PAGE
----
Fossil Fuel Dependency Falls from 100% to 56% on Alcatraz Island
- U.S. National Park Service
- American Recovery and Reinvestment Act
- National Park Service Golden Gate National Recreation Area
- National Park Service Denver Services Center
- Princeton Power Inc.
- University of Washington
- Lawrence Berkeley National Laboratory
- U.S. DOE Federal Energy Management Program
Andy Walker, 303-384-7531
With the help of the National Renewable Energy Laboratory (NREL), U.S. Department of Energy (DOE), and National Park Service, solar photovoltaic panels are powering lights and appliances that have been powered by either coal or diesel fuel ferried across the San Francisco Bay. The island's solar panels produced over 325,000 kilowatt-hours of electricity in 2013, decreasing diesel generator use from 100% to 56%. And as an added benefit, the solar installation is reducing carbon dioxide emissions on the island by approximately 325 metric tons of CO2 per year.
NREL's involvement in the Alcatraz project began in 1995, when the DOE's Federal Energy Management Program enlisted NREL to monitor the strength of the sun at the island, conduct a feasibility study, and model what a solar installation would look like from up close and from across the bay.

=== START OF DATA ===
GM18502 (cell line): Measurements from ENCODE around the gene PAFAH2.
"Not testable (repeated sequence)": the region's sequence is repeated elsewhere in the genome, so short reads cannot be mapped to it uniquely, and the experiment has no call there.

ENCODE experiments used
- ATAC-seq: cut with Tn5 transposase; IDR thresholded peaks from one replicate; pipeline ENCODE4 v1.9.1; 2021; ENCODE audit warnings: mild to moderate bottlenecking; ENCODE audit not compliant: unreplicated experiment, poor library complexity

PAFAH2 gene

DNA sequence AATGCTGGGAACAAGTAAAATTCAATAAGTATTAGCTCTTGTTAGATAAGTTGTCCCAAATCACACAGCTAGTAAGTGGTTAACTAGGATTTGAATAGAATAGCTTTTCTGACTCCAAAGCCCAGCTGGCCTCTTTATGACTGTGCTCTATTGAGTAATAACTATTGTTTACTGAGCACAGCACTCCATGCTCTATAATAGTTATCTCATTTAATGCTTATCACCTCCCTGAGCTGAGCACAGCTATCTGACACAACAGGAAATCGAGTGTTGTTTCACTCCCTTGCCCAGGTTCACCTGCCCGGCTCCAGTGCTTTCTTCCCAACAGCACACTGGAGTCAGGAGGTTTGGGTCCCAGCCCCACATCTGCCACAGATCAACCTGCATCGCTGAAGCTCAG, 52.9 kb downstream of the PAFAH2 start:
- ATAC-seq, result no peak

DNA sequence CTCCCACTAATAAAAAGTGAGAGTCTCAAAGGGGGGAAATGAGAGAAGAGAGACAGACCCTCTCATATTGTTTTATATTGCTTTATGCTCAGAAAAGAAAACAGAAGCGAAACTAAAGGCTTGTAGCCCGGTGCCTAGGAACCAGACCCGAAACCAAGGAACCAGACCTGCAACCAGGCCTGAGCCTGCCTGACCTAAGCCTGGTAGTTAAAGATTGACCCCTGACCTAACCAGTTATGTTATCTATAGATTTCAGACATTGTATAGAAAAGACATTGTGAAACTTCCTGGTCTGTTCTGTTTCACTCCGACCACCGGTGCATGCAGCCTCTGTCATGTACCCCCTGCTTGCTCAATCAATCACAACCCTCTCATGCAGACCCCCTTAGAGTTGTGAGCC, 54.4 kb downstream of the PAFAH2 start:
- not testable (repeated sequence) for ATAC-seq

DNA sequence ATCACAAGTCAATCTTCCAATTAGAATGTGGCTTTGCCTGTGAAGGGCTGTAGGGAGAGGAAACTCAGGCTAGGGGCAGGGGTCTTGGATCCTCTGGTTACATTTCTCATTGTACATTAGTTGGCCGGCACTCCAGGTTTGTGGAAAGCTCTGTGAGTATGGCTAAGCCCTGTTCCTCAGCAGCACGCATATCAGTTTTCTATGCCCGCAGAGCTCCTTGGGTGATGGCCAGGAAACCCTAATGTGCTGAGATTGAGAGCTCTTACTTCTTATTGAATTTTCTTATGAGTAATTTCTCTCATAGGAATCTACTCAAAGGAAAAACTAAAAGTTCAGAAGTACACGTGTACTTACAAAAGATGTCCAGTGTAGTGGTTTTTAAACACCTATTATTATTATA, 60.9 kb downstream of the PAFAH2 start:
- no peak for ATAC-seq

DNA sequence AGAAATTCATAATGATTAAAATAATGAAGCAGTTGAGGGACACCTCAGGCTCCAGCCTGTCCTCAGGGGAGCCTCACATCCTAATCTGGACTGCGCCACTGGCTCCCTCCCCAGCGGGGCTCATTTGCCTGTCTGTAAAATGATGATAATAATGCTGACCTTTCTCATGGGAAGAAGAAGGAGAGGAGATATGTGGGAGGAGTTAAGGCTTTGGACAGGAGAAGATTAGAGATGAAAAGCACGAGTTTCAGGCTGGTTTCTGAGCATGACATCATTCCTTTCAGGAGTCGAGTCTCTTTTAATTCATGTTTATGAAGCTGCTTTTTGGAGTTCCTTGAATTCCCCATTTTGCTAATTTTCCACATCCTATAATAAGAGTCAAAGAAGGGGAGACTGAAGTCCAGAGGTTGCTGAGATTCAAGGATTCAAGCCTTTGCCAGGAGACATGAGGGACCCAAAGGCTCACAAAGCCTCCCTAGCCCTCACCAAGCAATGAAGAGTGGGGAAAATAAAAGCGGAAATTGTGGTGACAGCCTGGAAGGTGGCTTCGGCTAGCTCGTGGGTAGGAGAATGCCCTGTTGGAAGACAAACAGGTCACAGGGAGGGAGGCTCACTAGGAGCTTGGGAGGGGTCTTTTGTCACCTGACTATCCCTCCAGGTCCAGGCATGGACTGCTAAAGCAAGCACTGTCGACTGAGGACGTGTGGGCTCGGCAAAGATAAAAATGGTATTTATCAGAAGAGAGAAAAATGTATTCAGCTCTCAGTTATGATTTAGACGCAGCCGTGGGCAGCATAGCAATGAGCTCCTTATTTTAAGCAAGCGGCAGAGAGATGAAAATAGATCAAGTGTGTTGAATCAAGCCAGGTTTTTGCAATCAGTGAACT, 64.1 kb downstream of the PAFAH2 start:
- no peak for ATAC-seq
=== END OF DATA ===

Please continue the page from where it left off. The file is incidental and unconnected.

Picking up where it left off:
Assistance by NREL and DOE's Federal Energy Management Program included measuring loads and the strength of the sun on the roof of the main cellhouse building for 14 months; conducting a feasibility study using the HOMER model; and rendering what a solar installation would look like from up close and across the bay. Later, when the project was funded by ARRA funds, engineers at NREL worked with the National Park Service to review the design and installation of the system, which included 305 kilowatt (kW) photovoltaic array atop the roof of the cellhouse. Surplus electricity generated by the solar panels at peak is sent to a 2-megawatt-hour valve-regulated lead-acid battery system, which was installed next to the island's new power plant.